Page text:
Red Wolf Reliability
Vibration is any oscillatory motion caused by a restorative force. Free vibration occurs when a bell is rung or a guitar string is plucked. Forced Vibration occurs when a repetitive force is applied to a body. Industrial machinery, particularly rotating equipment, sees forced vibration as a consequence of a spinning shaft. In this scenario the rotation of the shaft applies a restorative force to to the surrounding system. The most common vibration frequency is directly caused by this spinning shaft is dubbed fundamental shaft speed or running speed and is denoted as "1X vibration."
This vibration can be caused by many conditions, but among the most common is unbalance. Unbalance occurs when the rotor has a heavy spot. To the left is an example of an overhung rotor. The black spot indicates a heavy spot on the static plane of the rotor, thus indicating a static unbalance for this configuration. Heavy spots can be caused by rotor bow, runout, debris buildup, deterioration, distortion, or even fans throwing balance weights from previous attempts at field balancing.
Vibration readings taken at different points around the bearings will give different signatures. For example, it cannot be expected to have the exact same signature if one sensor is horizontally mounted and one sensor is vertically mounted and data collected simultaneously. We would expect there to be delay from the time the heavy spot moves past the horizontal sensor to reach the vertical sensor. This delay is known as Phase Lag. In the image that shows the red Channel A arrow (right), the Phase shift from the the horizontal to vertical location is 90° as this is tracked in the direction of rotation. Phase can be thought of as another word for angle, or angle offset.
If the sensor is moved from the red Channel A location to the green Channel B location, we would expect a corresponding shift in phase. The next image (below) shows a phase shift of 270° with the green indicator arrow for Channel B on the bottom of the bearing assembly.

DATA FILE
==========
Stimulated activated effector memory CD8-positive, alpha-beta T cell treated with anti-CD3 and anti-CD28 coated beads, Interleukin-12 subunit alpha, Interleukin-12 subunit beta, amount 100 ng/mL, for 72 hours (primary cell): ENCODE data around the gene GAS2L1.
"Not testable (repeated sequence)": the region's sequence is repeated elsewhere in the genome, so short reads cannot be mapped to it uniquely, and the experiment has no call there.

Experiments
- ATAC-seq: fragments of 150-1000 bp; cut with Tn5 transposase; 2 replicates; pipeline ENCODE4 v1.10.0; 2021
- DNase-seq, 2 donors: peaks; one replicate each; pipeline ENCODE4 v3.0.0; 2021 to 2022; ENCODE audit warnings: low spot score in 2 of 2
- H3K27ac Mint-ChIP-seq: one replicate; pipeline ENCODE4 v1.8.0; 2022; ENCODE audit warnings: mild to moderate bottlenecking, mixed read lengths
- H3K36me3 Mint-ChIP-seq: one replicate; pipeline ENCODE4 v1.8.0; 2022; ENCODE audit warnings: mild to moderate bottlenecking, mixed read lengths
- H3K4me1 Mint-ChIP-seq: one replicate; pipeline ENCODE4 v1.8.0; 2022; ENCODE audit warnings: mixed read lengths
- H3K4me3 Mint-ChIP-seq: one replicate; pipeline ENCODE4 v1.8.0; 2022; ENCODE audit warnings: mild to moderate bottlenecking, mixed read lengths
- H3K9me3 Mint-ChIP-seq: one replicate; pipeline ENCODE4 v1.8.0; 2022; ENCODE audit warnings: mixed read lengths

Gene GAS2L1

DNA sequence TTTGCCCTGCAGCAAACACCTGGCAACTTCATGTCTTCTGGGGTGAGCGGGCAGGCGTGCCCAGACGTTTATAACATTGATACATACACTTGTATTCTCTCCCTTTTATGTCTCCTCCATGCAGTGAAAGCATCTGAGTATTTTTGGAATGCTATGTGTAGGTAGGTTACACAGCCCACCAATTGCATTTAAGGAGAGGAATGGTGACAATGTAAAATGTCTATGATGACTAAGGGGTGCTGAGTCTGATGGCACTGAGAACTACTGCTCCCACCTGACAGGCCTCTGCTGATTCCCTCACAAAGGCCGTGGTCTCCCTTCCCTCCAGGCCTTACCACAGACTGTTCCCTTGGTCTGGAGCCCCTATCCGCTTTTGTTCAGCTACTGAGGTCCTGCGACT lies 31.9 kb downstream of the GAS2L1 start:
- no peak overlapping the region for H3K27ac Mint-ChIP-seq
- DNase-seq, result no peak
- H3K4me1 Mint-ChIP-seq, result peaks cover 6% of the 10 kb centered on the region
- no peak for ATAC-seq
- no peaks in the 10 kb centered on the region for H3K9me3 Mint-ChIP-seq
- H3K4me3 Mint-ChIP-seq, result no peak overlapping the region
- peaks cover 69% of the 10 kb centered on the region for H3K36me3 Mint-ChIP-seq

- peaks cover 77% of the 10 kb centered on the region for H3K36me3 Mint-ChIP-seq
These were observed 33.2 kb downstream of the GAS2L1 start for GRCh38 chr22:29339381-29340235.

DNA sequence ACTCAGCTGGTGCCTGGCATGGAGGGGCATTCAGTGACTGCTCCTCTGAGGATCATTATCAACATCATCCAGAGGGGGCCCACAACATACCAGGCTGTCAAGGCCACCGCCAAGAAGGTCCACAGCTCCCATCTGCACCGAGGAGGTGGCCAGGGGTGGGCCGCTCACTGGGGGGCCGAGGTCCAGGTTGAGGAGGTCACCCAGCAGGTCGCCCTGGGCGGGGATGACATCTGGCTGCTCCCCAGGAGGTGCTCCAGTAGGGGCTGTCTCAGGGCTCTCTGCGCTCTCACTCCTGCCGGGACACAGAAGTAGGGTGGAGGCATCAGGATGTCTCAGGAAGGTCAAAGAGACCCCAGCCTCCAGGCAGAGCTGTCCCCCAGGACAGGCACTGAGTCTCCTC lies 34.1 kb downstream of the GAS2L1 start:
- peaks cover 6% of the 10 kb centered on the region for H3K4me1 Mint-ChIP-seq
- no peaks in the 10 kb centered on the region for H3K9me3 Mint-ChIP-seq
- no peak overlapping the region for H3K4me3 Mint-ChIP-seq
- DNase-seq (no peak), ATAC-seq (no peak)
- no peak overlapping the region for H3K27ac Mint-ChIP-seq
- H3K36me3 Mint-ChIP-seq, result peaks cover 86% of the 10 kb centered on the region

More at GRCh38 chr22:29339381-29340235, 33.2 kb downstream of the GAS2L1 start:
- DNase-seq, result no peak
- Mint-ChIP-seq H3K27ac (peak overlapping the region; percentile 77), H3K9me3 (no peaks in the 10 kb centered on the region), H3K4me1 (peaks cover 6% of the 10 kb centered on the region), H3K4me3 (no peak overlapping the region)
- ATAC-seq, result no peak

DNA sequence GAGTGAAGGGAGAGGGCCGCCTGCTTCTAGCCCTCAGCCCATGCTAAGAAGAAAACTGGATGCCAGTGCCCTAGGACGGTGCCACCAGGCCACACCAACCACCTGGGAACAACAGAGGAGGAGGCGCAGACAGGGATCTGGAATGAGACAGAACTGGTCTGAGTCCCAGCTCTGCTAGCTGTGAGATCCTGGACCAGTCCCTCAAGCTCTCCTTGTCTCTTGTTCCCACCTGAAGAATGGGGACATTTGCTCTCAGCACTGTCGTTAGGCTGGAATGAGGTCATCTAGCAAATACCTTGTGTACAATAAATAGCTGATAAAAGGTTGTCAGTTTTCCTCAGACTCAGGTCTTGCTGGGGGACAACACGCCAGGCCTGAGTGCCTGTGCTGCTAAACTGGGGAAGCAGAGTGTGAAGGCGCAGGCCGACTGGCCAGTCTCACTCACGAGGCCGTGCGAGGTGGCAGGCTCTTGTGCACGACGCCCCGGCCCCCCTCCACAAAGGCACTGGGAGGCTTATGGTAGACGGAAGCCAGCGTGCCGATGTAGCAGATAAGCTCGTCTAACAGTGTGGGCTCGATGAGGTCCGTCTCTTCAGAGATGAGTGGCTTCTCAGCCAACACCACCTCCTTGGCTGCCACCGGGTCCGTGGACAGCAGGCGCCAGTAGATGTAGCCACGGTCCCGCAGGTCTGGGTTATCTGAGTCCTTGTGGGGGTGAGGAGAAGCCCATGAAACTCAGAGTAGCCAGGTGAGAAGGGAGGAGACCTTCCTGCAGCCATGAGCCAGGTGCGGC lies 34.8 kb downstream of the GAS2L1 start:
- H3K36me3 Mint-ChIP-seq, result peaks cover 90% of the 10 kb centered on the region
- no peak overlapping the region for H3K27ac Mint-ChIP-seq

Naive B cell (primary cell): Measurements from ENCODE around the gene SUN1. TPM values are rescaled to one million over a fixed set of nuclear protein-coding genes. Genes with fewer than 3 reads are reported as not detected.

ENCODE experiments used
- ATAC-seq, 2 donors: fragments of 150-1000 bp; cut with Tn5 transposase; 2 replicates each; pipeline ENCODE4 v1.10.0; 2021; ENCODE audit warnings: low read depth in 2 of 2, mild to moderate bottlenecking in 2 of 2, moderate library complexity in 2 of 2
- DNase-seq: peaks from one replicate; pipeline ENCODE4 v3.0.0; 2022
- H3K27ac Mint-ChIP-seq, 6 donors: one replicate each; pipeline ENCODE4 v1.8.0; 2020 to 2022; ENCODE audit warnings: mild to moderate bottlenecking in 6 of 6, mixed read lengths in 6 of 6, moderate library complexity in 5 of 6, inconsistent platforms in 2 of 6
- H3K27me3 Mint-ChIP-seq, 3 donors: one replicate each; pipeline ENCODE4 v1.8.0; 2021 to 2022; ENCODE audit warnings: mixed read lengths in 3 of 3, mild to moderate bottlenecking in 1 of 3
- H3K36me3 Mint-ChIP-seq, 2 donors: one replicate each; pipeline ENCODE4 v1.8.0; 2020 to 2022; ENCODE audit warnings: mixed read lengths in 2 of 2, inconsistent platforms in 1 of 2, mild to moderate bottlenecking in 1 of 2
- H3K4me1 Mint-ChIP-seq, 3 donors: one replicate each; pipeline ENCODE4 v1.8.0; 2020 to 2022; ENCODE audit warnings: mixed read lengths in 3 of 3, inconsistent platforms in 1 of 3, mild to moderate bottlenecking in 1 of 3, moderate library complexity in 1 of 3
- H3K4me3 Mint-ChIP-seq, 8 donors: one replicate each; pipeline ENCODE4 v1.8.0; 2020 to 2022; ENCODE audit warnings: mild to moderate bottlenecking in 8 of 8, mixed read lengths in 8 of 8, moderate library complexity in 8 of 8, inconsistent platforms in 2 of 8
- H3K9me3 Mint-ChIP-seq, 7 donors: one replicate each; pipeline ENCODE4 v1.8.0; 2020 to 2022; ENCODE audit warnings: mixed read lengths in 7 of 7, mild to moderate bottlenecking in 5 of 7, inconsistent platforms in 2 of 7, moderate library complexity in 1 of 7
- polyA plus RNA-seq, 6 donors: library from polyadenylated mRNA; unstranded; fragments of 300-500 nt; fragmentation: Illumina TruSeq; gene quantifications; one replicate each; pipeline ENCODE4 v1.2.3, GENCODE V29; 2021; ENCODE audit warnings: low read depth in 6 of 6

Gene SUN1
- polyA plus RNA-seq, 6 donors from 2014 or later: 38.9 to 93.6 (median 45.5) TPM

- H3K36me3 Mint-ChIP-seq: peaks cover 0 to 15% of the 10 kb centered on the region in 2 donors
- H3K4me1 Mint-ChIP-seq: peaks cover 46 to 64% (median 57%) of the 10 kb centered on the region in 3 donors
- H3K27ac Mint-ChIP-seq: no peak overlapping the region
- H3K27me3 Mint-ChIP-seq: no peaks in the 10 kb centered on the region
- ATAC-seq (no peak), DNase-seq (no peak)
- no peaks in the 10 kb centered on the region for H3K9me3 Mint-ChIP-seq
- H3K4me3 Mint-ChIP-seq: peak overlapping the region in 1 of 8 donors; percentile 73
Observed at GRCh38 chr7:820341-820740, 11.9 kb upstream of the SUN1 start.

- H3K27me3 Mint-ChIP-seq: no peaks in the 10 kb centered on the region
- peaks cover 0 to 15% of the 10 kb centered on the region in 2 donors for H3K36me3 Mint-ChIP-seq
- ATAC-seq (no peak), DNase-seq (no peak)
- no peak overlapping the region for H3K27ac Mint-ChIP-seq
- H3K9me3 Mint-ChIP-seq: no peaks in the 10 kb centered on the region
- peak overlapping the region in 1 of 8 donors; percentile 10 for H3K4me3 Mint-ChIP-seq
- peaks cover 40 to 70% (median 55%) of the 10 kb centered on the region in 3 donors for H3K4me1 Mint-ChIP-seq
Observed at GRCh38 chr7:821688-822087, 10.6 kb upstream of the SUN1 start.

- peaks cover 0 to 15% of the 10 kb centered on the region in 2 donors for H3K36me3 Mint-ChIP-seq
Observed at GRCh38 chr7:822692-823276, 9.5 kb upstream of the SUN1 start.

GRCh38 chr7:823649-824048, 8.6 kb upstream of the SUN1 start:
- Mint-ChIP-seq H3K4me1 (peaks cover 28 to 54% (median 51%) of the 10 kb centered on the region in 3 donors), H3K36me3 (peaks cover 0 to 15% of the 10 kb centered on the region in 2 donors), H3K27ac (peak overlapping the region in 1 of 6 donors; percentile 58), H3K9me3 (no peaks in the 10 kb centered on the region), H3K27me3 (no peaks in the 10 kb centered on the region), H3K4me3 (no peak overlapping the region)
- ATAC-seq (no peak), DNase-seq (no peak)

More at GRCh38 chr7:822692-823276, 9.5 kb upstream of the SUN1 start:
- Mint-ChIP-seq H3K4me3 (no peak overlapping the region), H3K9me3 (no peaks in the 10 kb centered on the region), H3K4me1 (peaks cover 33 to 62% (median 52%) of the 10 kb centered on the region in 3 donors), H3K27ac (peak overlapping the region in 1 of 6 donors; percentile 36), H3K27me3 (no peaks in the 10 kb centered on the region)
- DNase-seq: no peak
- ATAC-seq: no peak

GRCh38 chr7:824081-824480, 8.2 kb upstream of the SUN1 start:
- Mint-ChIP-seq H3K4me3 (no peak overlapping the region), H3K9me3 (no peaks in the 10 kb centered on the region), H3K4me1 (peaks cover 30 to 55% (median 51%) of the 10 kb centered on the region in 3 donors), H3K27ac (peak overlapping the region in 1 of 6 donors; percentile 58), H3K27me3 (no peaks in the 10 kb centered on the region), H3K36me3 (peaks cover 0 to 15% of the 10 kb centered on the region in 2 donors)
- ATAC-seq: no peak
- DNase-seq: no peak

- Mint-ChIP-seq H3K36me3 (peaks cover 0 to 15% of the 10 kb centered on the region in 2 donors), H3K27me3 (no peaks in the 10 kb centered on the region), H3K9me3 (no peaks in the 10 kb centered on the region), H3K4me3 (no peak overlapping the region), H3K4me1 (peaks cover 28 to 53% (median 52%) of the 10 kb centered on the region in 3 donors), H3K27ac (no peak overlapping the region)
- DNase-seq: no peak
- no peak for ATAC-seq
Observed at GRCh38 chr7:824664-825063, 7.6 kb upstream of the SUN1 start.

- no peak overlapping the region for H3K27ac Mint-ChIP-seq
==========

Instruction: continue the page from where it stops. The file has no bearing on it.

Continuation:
Vibration phase becomes particularly important in not only dynamic balancing, but also in helping to understand relative motion between machine train components and resolving if dominant forces are rotating or stationary. This analysis process is commonly called dual, or multi-channel phase analysis. Another common term is Operating Deflection Shape or ODS. ODS analysis it typically performed by collecting referenced phase data for large numbers of points across a structure or support assembly. Phase analysis can confirm such maladies as soft foot, unbalance, misalignment, looseness, resonance, bent shafts, cocked bearings, and more.
The final animation illustrates what simultaneous collection of both horizontal and vertical locations would look like if plotted on the same graph. We see two sine waves that are offset, or shifted from one another. The phase shift between the horizontal and vertical planes is 90° for this orientation.
Vibration is much more than just a magnitude, or overall amplitude. While amplitude may be a general indicator of severity, we need the other components (frequency and phase) to fully understand the problem. When high amplitudes at running speed are present (above 0.1 ips rms), phase data helps the analyst understand the forces present and how destructive the vibration truly is. If a motor is moving in phase axially with a pump, we would not expect a lot of energy absorbed at the coupling. However, if a motor is moving 180° out of phase form, or completely opposite the pump it is coupled to then we can assume that a significant amount of energy is being absorbed by the coupling.
Understanding phase is a big step in becoming a better analyst. This article serves as an introduction to what phase is, but fully understanding how to interpret and use this information is a much longer process. Email Red Wolf Reliability or call 970-266-9005 for more information on training, mentoring, or about how to apply phase analysis in your plant.